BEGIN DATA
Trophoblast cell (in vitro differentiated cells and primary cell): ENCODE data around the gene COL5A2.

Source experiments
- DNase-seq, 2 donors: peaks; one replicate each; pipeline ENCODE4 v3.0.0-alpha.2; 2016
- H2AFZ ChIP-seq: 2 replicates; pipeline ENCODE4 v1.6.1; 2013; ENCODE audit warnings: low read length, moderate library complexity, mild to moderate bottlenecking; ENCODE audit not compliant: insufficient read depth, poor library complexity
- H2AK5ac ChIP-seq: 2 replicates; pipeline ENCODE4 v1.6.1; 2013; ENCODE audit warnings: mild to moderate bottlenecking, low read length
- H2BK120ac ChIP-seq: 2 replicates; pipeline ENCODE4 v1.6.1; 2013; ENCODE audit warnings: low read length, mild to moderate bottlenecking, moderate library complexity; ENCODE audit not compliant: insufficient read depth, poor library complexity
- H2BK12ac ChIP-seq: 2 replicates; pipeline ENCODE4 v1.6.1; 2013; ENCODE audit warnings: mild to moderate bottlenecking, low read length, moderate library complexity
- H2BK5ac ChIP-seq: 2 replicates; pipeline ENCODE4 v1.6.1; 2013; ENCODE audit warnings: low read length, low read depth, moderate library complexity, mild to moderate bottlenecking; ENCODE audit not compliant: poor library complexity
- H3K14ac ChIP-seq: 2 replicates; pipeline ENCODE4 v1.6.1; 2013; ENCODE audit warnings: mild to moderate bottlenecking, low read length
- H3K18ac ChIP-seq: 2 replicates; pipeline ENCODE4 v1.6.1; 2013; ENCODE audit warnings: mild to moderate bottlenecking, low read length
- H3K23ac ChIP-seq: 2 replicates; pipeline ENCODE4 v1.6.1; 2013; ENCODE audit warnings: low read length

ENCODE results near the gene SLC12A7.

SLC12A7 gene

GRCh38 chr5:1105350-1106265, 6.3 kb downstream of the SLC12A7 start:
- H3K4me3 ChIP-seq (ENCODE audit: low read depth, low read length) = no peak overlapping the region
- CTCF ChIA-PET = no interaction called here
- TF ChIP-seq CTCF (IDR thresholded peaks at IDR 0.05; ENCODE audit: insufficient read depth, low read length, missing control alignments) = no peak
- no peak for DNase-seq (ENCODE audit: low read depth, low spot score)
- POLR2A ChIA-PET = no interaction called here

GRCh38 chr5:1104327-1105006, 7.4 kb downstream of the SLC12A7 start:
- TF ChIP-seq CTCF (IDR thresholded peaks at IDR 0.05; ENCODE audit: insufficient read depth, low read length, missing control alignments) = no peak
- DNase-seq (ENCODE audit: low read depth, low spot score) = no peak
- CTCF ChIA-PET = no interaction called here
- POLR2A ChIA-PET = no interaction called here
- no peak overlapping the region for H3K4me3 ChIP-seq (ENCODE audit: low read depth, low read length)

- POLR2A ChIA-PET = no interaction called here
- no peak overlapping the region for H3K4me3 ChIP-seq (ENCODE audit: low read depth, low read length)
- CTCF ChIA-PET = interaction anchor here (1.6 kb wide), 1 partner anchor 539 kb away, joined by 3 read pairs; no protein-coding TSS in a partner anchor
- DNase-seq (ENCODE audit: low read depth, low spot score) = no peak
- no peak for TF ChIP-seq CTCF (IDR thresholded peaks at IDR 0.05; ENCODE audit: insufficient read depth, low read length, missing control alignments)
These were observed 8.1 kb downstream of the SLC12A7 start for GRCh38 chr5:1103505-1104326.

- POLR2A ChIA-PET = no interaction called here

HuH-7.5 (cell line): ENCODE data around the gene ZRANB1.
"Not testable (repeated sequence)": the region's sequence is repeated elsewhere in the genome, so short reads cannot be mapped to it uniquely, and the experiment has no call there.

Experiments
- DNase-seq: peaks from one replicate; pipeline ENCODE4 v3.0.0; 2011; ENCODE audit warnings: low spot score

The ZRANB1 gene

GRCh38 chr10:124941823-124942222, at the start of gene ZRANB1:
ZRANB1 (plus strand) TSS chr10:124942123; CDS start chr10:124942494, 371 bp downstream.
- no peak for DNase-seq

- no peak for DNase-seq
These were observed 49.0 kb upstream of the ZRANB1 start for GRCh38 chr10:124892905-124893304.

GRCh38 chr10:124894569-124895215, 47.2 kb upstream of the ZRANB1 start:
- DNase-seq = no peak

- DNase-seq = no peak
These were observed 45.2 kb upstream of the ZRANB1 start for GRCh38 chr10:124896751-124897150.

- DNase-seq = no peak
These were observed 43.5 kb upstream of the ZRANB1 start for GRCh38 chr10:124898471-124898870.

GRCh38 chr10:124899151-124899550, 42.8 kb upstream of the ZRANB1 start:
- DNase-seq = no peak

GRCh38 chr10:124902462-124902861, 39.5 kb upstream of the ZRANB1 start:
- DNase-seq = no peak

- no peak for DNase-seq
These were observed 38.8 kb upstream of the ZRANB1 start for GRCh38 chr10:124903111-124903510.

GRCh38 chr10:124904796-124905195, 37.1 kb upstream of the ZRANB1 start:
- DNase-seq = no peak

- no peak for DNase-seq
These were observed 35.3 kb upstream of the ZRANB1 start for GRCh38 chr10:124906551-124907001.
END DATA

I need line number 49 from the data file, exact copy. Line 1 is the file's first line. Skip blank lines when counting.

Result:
GRCh38 chr10:124899151-124899550, 42.8 kb upstream of the ZRANB1 start: